When it came to shooting his feature directorial debut Home Care, Czech director Slávek Horák, who made a name in his native country as a TV commercial helmer, didn’t want to rush it.
A graduate of the esteemed Prague film school FAMU whose alums include Oscar winning directors Milos Forman, Jiri Menzel (Closely Watched Trains), Jan Sverak (Kolya), Horák told Deadline’s Dominic Patten at the Thursday night screening of Home Care, “I didn’t feel ready to make a movie in my 20s or my 30s. I didn’t see anything I would want to put up on the screen. But as my 40th birthday approached, I decided to do it and learn something by doing it.” Home Care is the Czech Republic’s Oscar submission this year in the foreign film category.
“There have been some bad genre movies coming out of the Czech Republic and they’ve been starving for something personal,” said Horák about Home Care, a dramedy largely inspired by the director’s mother, who like the film’s main character Vlasta, has been a career home nurse. In the film, Vlasta relentlessly tends to a number of ailing senior citizens, however, after getting into a motorcycle accident, she suddenly faces death and longs to experience her remaining days with youthful vigor. The bulk of the film was largely biographic about Horák’s mother, except the part about her facing death. Horák shot the bulk of the film at the childhood home he grew up in: “That was our vineyard, that was my father’s (metal) workshop.”
When it came to getting the personal film off the ground, a number of Czech producers “were too busy to read it,” said Horák. “They just told me to self-produce it because it’s a small film.” Within two months, the director assembled the financing from the country’s Czech State Cinematopraghy Fund, Czech TV and Slovak Audiovisual Fund.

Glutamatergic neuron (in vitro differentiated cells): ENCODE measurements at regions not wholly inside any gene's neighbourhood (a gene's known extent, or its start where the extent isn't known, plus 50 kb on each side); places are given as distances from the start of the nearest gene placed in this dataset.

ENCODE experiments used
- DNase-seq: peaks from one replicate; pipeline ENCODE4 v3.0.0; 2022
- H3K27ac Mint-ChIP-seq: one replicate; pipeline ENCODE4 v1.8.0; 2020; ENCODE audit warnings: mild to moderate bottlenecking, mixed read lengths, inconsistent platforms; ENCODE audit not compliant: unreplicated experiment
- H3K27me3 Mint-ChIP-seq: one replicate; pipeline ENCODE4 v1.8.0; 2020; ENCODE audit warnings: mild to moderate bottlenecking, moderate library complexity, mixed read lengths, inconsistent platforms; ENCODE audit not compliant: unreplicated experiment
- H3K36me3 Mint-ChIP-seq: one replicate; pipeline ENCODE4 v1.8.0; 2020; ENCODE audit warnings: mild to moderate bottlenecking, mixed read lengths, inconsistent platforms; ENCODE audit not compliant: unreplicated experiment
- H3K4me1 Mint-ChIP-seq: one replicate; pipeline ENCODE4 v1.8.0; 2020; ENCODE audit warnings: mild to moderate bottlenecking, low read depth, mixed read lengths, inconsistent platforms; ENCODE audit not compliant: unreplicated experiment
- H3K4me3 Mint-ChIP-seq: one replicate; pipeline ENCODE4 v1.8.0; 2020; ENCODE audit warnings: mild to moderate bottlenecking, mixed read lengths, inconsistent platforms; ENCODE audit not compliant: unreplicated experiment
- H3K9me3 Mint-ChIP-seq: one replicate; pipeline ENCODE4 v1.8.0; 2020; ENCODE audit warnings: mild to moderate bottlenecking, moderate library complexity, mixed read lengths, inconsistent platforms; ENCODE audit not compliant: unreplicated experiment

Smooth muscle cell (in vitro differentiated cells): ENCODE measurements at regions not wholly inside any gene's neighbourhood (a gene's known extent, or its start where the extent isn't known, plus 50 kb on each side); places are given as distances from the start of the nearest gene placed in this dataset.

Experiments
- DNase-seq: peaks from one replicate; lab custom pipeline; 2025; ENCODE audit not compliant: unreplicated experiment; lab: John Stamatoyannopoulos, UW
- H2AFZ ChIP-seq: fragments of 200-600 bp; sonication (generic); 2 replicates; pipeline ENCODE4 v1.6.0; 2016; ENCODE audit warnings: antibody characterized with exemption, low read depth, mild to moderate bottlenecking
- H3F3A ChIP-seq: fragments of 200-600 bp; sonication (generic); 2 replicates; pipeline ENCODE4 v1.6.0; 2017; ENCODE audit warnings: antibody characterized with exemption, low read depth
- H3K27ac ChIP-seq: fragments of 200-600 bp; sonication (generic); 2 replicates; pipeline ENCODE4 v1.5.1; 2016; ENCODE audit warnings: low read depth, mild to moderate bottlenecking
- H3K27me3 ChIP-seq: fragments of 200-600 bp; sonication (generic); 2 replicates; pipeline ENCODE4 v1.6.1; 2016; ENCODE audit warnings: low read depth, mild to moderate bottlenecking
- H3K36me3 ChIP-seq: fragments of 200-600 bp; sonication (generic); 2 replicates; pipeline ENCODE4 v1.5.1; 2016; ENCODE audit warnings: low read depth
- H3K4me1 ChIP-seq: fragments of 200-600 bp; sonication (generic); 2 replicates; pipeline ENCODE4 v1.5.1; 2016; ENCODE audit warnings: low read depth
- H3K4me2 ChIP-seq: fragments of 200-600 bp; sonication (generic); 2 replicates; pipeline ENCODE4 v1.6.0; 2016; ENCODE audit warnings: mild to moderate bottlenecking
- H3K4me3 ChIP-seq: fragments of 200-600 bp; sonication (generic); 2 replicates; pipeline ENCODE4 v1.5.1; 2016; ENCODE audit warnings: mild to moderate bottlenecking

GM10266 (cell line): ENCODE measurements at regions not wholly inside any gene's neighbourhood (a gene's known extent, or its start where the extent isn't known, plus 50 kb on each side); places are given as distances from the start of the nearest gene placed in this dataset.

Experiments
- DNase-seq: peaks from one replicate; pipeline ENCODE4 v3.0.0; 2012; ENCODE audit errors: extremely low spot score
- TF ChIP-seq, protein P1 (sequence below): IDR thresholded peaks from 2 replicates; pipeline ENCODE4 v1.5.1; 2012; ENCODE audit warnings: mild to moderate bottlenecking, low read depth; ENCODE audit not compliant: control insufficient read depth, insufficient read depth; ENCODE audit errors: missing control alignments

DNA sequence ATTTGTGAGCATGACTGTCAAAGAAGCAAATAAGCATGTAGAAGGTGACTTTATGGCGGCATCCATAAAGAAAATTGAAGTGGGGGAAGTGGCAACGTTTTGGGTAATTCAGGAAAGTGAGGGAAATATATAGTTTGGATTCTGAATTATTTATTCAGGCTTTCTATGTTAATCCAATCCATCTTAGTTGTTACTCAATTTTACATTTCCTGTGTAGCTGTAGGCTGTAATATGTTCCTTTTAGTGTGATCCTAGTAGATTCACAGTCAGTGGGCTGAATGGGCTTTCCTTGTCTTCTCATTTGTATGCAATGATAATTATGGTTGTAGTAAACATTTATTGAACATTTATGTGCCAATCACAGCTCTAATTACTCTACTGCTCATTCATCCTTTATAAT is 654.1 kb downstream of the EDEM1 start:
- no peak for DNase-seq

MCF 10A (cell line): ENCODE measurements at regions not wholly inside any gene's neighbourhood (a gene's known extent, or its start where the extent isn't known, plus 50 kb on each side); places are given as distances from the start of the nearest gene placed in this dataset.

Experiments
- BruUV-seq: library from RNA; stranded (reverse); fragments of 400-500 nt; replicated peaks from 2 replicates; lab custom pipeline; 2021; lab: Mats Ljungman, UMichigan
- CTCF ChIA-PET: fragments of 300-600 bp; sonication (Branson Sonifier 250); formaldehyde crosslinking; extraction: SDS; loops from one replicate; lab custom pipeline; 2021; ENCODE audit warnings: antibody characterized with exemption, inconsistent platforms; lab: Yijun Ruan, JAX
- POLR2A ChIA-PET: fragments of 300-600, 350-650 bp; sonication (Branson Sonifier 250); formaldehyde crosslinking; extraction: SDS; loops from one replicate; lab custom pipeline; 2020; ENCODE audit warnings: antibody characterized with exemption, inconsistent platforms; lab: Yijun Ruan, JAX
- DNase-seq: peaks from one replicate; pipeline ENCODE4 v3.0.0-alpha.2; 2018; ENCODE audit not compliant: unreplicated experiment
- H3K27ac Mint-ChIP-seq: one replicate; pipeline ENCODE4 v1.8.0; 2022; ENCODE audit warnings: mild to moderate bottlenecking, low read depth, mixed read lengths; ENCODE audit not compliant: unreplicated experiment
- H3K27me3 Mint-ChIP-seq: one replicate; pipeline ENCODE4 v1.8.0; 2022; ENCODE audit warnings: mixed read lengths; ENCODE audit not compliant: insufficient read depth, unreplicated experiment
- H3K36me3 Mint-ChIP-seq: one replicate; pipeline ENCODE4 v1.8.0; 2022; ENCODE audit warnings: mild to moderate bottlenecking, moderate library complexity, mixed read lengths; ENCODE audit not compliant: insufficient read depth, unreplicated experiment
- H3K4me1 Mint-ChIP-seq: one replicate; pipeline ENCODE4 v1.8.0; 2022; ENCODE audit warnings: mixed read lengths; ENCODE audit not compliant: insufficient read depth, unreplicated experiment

Style wise, Horák intentionally avoided being flashy on screen, which is the tendency of commercial TV directors. “There’s a lot of flying the camera around. I wanted to do the exact opposite and tried to be simple: No music and I used only available daylight. I was trying to go against what I was doing for the last 20 years. I felt such freedom here. (Going this route), I spent 90% of the time working with the actors instead of setting up the shots.”
Horák’s mother, aside from being a muse, also gave her two cents to her son regarding casting. She insisted upon 50-year old actress Alena Mihulová as Vlasta, which turned out to be a great suggestion: Mihulová went on to win the best actress award at this year’s Karlovy Vary International Film Festival.
Recounted Horák, “When I started writing, I had two pages and my mother kept bothering me and asking ‘Who’s gonna play me?’ She chose this actress who had a breakthrough role when she was 17, and then two other roles, however a majority of people in the Czech Republic don’t recognize her. I was initially resistant about casting Alena because that role she played when she was 17 was a home care nurse! It was in a beloved Czech film of the 1970s called Nurses. After auditioning a number of people, I came back to her.” Mom also composed the final wedding song which is the only piece of music heard in Home Care.
When it came to who should play his father, Lada in the film, Horák chose prolific Czech actor Bolek Polívka. Some audiences think that Lada’s funnier moments were improvised by Polívka, however, “all of the character’s jokes in the script are my father’s lines,” said Horák. There’s a new age therapy that Vlasta engages in, whereby she attends healing sessions involving the laying of hands. Horák owes those scenes to his ex-girlfriend, who was heavily involved in that sphere, and could literally twist a spoon with the heat of her hands (an ongoing joke that’s in the movie).
Since being released in July in the Czech Republic, and currently in Slovakia, Home Care has grossed close to $400K at the box office. In the next two weeks, Horák is travelling with the film to the U.K., France, Estonia and Egypt. In the above video, Horák expounds on his further inspirations in Home Care.